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Teaching and Learning


The Quality First Teacher

The Quality First Teacher is a programme of CPD designed by Romiley Primary School to invest in three areas that will nurture, protect and refine teachers and their practice. By looking at the person, their philosphy and the pedagogy, our staff are able to better operate, even thrive in our education system. The QFT document can be found below: 

Teaching and Learning Policy

In our teaching and learning policy, you will find an overview of what we teach and how we deliver it. You will see examples of our approach to presentation, handwriting, pedagogy and continuous professional development. 

The Quality First Teacher

Every child deserves a teacher who will nurture their curiosity, nurture trust and speak truth about them, about how unique they are, how special they are, how the world is a better place with them in it. Every child deserves to believe they could be anything they want and they have the potential to change the world around them. Every child needs a quality first teacher, not merely an efficient pedagogical approach. Quality first teaching has become a term synonymous with ‘effective teaching strategies’, essentially what we mean when we say quality first teaching, is pedagogy. However – if we mean quality first teaching as simply the pedagogy – we miss some fundamental aspects – can you have quality first teaching without a quality first teacher? What makes a quality first teacher?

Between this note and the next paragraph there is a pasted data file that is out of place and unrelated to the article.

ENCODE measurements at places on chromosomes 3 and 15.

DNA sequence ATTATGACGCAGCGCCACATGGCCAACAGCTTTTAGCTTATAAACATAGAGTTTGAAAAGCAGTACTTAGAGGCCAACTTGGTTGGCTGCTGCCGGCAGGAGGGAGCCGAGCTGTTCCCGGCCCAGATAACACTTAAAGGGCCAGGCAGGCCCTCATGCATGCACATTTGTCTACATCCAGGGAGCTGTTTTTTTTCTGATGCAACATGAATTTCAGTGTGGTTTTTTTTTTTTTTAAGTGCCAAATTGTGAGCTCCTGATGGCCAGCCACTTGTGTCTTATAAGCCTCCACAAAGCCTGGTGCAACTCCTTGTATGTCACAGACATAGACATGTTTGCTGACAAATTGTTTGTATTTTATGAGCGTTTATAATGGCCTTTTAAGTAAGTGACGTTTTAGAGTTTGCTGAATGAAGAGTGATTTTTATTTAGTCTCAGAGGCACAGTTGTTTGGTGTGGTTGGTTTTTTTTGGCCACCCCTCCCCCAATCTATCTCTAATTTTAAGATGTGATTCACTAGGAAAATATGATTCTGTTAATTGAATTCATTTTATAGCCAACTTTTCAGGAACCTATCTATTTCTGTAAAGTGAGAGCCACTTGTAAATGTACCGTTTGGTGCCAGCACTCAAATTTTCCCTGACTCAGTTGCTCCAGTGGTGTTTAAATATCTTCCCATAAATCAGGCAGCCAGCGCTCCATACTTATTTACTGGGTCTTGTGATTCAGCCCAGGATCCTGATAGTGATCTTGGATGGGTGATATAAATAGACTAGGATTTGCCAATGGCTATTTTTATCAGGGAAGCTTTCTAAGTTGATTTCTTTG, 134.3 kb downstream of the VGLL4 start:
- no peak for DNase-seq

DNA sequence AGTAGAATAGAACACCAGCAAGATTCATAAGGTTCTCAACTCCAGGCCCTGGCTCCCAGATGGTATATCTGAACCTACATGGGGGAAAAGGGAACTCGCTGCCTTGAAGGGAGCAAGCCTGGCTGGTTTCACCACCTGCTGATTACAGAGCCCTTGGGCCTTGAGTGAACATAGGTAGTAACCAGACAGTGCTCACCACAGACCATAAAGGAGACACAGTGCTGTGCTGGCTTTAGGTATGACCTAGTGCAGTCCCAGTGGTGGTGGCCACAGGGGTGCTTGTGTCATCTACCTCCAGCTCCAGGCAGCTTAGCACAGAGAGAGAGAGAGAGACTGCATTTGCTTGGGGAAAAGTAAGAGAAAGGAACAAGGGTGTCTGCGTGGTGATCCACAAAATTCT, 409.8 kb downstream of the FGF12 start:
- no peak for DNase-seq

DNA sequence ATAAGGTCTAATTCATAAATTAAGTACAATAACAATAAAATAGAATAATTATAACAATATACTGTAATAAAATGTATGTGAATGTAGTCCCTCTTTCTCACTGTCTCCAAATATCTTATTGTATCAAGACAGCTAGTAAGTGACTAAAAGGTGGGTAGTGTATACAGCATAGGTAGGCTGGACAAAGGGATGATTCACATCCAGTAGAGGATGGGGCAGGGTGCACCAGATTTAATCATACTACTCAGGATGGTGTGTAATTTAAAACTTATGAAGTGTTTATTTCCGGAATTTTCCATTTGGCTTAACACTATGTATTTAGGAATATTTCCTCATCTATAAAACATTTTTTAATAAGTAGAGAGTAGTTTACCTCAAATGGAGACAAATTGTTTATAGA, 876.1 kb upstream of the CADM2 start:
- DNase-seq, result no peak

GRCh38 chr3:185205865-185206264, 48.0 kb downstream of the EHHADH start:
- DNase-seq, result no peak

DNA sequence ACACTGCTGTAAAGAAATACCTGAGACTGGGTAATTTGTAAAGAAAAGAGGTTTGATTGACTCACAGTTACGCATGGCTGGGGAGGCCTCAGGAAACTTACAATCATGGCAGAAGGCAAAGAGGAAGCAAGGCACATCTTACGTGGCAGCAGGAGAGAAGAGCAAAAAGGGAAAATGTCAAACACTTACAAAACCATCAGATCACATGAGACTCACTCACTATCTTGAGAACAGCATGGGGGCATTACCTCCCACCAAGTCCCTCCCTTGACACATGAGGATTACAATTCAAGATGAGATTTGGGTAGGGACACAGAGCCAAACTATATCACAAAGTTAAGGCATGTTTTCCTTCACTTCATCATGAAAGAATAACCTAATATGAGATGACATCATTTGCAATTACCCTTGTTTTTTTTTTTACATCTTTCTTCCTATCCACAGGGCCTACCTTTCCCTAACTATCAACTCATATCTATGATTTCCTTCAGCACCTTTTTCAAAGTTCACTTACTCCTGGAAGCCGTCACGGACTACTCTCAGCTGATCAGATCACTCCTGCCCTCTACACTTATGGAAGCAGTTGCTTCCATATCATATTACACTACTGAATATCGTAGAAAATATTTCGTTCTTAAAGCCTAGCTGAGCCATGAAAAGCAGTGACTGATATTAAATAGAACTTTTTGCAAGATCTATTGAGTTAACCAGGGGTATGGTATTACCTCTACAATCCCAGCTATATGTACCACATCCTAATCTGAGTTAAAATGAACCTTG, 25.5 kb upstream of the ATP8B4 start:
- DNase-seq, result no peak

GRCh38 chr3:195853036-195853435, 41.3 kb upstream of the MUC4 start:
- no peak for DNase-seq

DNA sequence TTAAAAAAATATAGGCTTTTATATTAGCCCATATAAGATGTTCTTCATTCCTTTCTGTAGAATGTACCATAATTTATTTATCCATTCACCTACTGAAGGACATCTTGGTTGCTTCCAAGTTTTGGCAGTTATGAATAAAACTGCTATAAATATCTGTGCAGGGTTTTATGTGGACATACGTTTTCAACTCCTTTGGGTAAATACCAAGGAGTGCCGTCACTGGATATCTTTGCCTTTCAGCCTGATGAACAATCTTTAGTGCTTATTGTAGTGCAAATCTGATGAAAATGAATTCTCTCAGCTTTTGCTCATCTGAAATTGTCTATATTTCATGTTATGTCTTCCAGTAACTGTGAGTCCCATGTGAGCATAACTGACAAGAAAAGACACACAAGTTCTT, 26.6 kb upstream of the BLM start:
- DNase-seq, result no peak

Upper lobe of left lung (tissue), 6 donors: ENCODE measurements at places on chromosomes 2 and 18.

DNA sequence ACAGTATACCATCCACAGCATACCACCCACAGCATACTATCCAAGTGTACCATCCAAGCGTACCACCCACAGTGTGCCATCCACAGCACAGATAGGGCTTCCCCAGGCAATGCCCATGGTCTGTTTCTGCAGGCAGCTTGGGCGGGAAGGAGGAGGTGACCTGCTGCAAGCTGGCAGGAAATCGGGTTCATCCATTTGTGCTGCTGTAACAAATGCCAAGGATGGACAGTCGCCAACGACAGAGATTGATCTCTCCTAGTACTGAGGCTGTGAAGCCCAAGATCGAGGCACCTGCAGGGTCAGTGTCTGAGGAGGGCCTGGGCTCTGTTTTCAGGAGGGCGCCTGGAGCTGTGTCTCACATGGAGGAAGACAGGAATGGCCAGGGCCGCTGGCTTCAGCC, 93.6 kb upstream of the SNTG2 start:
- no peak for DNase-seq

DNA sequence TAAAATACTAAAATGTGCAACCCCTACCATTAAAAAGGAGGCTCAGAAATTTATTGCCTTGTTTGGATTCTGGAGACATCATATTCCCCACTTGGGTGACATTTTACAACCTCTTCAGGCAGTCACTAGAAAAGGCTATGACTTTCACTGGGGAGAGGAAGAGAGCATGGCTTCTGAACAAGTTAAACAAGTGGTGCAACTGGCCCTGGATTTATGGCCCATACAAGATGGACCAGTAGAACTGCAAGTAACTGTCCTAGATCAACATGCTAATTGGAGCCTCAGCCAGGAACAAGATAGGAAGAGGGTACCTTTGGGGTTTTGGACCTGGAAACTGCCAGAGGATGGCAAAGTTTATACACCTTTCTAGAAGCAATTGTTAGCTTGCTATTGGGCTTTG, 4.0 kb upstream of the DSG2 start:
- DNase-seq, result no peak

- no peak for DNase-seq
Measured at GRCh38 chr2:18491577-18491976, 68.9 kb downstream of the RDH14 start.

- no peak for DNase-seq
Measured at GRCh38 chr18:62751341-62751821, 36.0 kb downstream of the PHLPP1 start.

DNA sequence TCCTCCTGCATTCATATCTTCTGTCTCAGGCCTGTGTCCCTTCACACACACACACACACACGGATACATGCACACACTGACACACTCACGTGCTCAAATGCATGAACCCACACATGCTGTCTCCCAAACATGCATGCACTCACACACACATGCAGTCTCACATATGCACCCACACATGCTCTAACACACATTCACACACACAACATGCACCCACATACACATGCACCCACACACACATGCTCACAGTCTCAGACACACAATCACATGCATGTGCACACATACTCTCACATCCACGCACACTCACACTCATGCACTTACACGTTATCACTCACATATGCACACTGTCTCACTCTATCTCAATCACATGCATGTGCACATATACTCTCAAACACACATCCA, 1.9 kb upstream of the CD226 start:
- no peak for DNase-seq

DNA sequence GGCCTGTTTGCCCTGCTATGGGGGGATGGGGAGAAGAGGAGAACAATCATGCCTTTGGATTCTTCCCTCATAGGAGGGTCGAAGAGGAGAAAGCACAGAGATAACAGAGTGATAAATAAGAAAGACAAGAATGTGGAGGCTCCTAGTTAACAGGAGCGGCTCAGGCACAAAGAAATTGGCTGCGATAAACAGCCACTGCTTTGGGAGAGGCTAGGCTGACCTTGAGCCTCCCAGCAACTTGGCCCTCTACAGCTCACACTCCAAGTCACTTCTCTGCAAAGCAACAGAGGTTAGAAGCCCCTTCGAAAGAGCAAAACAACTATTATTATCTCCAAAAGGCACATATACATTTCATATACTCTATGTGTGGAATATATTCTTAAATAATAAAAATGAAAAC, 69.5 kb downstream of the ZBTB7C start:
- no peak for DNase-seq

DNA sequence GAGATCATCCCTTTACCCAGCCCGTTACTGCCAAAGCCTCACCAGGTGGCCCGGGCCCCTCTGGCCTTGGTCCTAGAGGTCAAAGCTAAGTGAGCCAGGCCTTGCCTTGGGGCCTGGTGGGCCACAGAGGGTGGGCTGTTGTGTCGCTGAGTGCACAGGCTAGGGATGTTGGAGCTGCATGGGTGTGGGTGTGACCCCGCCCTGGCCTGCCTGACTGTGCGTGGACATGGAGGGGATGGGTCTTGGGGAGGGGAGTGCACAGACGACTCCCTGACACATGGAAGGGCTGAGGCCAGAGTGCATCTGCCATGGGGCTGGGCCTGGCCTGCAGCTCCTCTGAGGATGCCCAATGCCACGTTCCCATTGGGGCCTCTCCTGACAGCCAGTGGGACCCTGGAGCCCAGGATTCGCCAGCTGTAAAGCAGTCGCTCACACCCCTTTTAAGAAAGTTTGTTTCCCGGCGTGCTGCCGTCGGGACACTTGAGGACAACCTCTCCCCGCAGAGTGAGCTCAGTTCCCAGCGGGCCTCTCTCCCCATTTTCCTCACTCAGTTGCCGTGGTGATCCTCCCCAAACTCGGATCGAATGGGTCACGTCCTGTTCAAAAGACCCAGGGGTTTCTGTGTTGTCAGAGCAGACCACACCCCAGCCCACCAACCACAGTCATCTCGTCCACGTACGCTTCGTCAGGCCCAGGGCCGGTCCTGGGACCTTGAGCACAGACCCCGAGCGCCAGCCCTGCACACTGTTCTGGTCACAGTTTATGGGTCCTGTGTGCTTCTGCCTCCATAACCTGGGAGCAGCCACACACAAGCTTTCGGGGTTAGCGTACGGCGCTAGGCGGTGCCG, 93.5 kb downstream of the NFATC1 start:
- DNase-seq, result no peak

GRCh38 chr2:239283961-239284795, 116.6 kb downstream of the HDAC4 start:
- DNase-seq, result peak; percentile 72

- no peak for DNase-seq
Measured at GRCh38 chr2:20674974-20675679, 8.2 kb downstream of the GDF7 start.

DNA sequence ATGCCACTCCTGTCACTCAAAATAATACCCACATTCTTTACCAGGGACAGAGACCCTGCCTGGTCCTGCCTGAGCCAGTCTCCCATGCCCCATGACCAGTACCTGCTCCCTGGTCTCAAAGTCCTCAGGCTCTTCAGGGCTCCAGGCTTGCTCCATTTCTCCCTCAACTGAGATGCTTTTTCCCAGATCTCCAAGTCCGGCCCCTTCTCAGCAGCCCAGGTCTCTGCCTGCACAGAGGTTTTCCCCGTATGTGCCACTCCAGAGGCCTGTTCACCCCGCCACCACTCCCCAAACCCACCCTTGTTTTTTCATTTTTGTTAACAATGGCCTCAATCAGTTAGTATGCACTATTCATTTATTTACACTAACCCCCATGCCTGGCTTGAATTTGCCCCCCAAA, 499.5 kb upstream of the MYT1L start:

Person, Philosophy, Pedagogy

The role of the teacher is significant and unique. As neither friend, nor relative, the teacher is uniquely placed and privileged as an impartial professional to be able to provide unconditional support and encouragement, empowering even the most challenging children to realise their incredible potential, to realise how special, talented and unique they are. Teaching is an incredible profession. In order to fulfil this rewarding role, the quality first teacher needs to nurture three main areas: the person, their philosophy and their pedagogy. Of course, people do not fit neatly into boxes: there are always complexities and grey areas and differing degrees. But it is helpful to look at each of these aspects in order to reflect on the strengths and areas of development of each. Some teachers might be strong in their philosophy and have excellent knowledge and skill in terms of pedagogy, but struggle to build relationships with children. Others might be strong in building relationships with excellent pedagogy, but have lost sight of their philosophy of education. The ultimate goal is to become as strong as possible in all of these areas by continuing to self-reflect and identify areas that need a little more attention. A self-aware, reflective practitioner will continue to improve their practice and better protect themselves from the many external pressures and strains in the world of education. At Romiley Primary school, we aim to put the perosn first, nurture a healthy philosophy of education, and invest in research evidenced strategies to continuously refine our pedagogy. 

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